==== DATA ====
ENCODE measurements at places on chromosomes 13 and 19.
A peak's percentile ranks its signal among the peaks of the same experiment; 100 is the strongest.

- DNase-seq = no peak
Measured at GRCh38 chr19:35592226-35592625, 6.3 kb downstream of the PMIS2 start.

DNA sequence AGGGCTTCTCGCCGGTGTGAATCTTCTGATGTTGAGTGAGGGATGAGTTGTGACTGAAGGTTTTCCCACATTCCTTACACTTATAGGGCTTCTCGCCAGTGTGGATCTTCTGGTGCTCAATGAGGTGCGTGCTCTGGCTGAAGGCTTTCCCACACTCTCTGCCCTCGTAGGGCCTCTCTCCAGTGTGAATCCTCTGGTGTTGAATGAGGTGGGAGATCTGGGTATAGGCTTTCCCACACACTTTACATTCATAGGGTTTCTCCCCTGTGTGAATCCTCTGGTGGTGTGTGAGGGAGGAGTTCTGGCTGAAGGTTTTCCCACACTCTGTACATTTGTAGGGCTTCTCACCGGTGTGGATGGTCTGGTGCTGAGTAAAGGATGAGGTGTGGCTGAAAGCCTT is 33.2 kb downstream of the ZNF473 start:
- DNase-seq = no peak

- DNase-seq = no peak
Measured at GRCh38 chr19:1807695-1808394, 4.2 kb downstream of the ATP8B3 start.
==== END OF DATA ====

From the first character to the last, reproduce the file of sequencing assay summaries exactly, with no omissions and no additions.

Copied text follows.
ENCODE measurements at places on chromosomes 13 and 19.
A peak's percentile ranks its signal among the peaks of the same experiment; 100 is the strongest.

- DNase-seq = no peak
Measured at GRCh38 chr19:35592226-35592625, 6.3 kb downstream of the PMIS2 start.

DNA sequence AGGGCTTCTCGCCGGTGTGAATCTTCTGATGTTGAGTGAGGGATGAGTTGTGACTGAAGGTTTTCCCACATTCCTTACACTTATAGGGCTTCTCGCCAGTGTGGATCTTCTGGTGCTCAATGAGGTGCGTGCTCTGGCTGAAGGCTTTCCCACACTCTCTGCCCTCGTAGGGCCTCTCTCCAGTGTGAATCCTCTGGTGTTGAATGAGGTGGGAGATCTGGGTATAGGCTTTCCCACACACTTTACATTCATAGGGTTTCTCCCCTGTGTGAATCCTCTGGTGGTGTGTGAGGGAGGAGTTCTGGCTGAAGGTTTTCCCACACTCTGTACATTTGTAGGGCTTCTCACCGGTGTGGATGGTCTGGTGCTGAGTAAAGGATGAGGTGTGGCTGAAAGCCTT is 33.2 kb downstream of the ZNF473 start:
- DNase-seq = no peak

- DNase-seq = no peak
Measured at GRCh38 chr19:1807695-1808394, 4.2 kb downstream of the ATP8B3 start.